This month I sang in a concert with the Lesbian/Gay Chorus of San Francisco for the first time in three years. I was pleased to be selected to lead off our performance with a short solo on “I Sing Out” by Mark Hayes. The title of this concert was “Here I Am: Living Authentically”, and short, original pieces on that theme were read in between the songs. I was not a part of the chorus when these readings were solicited, but if I had been, I would have submitted this:
How many folks can say they’ve sung in three different sections of the same chorus? I have that rare honor and privilege thanks to a supportive environment that helped me ease me into male puberty in middle age. Confused? Let me back up and explain.
I entered the chorus as an alto in 2013, at the age of 43. Having grown up in a musical family, I’d sung and played instruments for my entire life, but most recently had performed mostly rock music. And I realized that although I was living as a woman, almost every song I’d chosen to sing was written for a man, and I felt most comfortable in musical groups consisting mostly of men—gay and bi men, preferably.
Now, I was in a chorus with plenty of gay and bisexual people, but almost everyone in my section was a woman. These were women of all kinds, to be sure, from femme to butch to everything in between and none of the above. And yet, I felt out of place.
Our director, Billy, was great about addressing the chorus with gender-neutral terms, even changing gendered lyrics in our songs as appropriate. But sitting in the alto section, I still felt the growing sense that “I am not one of you”. I wasn’t sure that I was a man, exactly, just that I was not a woman.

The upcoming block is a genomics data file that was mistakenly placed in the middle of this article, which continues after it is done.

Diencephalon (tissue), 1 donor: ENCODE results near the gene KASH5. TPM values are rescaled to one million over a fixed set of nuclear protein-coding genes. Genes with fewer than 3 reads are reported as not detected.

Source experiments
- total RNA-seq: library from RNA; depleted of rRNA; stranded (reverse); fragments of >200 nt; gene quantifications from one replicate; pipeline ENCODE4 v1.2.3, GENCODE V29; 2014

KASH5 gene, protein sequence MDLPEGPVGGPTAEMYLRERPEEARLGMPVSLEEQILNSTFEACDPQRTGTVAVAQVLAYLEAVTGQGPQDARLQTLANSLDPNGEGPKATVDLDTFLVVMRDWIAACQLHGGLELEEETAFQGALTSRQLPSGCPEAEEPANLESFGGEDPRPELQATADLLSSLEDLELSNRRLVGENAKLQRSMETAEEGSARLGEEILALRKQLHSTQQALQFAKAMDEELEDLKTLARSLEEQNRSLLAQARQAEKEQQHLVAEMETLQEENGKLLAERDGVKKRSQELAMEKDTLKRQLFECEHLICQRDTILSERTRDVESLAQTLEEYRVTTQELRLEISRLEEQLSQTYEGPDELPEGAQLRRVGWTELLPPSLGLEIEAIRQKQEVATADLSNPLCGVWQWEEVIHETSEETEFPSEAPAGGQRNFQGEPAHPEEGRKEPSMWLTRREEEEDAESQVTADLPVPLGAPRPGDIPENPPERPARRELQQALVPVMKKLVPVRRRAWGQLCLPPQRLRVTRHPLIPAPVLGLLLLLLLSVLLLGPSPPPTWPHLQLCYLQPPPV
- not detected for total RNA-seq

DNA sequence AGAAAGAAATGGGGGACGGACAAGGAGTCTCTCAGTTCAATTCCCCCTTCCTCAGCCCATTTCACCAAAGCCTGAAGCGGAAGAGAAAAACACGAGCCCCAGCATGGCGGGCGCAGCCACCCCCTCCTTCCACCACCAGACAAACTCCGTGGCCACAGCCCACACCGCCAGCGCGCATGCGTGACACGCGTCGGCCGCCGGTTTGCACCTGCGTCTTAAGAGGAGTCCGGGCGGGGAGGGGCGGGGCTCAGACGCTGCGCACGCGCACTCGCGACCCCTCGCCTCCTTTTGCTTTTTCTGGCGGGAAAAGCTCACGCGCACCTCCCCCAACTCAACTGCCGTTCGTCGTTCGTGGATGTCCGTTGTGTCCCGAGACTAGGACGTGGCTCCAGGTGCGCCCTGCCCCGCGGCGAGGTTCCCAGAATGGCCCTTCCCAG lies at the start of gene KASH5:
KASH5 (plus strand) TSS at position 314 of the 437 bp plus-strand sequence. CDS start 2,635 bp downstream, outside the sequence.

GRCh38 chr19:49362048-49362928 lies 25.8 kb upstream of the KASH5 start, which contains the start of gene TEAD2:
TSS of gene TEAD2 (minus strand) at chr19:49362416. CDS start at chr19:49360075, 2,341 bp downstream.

These feelings didn’t start with the chorus, but crystallized there. When they grew too loud and large to ignore, I decided to do something about it. On August 23, 2013, I announced to the world my new name and non-binary gender identity.
I e-mailed Billy that I was planning to start on testosterone therapy in January, and would likely not be able to stay in the chorus as my voice would drop. He replied that I should stay and switch to the tenor section. This was wonderful news; not only could I keep singing, but I would now get the melody line occasionally!
I sang happily as a tenor for several months, before dropping out for awhile. I am now back, three years later, singing as a baritone in our bass section. I miss singing as a tenor, but what’s important is that I have taken steps to live a more authentic life. I am grateful to the chorus for giving me the space for this realization.